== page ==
SAN FRANCISCO (Reuters) - Airbnb plans to form 100 home-sharing clubs in cities across the United States during 2016, seeking to get ahead of regulatory crackdowns by organizing hosts and guests who will advocate for home-and room-sharing companies.
Airbnb aims to leverage the political clout it established during the San Francisco election, and the $8.4 million campaign it orchestrated to defeat Proposition F, a measure to restrict short-term rentals.
The company won that battle Tuesday night, when Prop. F was defeated 55 percent to 45 percent.
“We’re going to use the momentum of what took place here to do what we did in San Francisco around the world,” said Chris Lehane, Airbnb’s global policy chief who led the campaign against Prop. F.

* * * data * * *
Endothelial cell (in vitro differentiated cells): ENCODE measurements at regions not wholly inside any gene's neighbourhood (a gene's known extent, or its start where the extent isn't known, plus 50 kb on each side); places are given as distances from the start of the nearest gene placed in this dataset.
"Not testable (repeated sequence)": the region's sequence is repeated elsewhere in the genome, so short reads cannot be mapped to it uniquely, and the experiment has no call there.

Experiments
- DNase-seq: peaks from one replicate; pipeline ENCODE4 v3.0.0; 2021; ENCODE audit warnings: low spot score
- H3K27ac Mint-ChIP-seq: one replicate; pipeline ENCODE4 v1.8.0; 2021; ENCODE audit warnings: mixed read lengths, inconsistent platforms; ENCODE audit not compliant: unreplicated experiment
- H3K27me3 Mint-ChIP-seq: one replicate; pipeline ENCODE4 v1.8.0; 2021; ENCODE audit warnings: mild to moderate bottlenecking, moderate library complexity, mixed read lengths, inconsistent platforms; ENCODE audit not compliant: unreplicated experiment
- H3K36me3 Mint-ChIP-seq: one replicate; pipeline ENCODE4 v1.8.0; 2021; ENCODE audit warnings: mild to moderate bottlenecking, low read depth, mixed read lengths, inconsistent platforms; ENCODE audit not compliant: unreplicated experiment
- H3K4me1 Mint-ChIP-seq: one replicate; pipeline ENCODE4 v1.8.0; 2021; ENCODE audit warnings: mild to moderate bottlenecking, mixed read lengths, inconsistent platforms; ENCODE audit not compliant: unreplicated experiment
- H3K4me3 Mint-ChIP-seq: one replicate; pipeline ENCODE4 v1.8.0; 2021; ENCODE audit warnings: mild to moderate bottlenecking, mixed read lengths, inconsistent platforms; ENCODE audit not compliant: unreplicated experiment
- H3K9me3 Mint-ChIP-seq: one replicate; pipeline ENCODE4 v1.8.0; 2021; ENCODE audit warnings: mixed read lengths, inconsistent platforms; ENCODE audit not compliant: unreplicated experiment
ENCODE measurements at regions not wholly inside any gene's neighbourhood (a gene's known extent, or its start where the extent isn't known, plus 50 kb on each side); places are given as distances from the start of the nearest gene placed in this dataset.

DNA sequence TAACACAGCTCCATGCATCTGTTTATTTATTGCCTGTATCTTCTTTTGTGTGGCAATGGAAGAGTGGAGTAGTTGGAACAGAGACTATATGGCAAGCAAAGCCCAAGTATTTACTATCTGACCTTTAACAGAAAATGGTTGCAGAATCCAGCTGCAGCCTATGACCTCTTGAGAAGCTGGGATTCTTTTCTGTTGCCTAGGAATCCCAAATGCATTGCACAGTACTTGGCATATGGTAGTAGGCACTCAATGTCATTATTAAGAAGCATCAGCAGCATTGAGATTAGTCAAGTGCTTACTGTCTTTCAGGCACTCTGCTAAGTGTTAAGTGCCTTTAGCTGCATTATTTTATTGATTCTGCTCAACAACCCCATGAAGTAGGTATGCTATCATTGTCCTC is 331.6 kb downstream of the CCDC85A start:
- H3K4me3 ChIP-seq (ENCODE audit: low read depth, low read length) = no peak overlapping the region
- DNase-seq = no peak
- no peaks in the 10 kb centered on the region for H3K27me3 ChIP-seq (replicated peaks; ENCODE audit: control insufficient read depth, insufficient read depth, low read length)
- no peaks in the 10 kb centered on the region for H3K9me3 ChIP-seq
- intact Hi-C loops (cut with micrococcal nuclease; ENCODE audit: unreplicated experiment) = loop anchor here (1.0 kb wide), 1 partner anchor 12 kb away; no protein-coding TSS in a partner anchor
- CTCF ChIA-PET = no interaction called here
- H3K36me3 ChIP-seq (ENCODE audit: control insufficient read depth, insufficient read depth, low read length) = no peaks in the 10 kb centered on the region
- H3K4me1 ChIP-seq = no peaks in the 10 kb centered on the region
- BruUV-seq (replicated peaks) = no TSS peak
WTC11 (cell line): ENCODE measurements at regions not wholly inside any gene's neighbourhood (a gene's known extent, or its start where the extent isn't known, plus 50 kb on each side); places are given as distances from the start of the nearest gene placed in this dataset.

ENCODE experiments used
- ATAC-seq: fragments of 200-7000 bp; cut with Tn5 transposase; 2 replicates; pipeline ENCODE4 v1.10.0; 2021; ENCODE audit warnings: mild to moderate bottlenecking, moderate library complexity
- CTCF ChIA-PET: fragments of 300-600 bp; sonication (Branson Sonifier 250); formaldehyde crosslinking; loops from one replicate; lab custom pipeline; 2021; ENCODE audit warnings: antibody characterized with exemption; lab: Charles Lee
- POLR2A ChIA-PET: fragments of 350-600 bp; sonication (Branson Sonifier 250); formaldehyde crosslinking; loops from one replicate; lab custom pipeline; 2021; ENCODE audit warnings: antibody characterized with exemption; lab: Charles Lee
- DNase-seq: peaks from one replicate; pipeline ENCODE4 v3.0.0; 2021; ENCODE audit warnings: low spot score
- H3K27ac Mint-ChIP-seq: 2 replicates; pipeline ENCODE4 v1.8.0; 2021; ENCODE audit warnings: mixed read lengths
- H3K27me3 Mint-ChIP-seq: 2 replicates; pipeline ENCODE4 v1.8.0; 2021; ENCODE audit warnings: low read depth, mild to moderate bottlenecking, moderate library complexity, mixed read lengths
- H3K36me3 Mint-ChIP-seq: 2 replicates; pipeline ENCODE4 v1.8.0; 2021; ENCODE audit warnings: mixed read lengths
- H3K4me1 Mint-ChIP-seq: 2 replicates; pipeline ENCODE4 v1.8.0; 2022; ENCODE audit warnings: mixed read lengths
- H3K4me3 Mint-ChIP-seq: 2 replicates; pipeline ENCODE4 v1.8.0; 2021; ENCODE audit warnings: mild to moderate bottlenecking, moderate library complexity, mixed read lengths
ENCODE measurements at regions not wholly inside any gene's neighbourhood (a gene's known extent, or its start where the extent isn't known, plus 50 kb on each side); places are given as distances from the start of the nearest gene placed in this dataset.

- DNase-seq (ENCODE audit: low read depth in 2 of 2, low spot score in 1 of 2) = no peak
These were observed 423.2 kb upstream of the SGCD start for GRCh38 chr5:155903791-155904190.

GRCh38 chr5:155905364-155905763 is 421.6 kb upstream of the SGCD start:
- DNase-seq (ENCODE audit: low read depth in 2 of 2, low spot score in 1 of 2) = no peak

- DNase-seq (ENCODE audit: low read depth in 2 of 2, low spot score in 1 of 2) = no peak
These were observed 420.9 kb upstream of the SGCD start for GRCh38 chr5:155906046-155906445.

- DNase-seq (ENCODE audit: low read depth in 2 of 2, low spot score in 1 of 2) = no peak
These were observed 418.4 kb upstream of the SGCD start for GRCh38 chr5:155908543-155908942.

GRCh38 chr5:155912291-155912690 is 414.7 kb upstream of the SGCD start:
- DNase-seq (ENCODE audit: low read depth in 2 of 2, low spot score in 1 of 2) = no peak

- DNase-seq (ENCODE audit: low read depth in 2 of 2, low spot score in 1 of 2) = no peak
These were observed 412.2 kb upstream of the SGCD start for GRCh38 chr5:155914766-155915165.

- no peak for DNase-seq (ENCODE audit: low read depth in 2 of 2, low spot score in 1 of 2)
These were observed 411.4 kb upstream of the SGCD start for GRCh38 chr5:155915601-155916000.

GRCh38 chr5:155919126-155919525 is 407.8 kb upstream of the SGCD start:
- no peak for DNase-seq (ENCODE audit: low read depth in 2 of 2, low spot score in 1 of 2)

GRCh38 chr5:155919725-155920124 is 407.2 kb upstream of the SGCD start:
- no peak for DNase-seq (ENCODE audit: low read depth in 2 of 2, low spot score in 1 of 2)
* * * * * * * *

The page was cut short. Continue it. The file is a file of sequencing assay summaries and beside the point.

The home-sharing clubs will be organized by Airbnb and run by hosts and guests who use the website. The clubs will organize to advocate for home-sharing at their local city councils and around their community.
Airbnb staff will support the clubs, offering advice and resources, Lehane told a news conference on Wednesday.
Lehane declined to say how much the clubs would cost Airbnb, but said, “we’ll spend what it takes to succeed.”
Despite Airbnb’s victory in San Francisco, other cities including New York and Los Angles are weighing tough restrictions on short-term rentals, concerned they are taking too much housing stock off the market in areas where residents are faced with high rents.
Reporting by Heather Somerville; Editing by Frances Kerry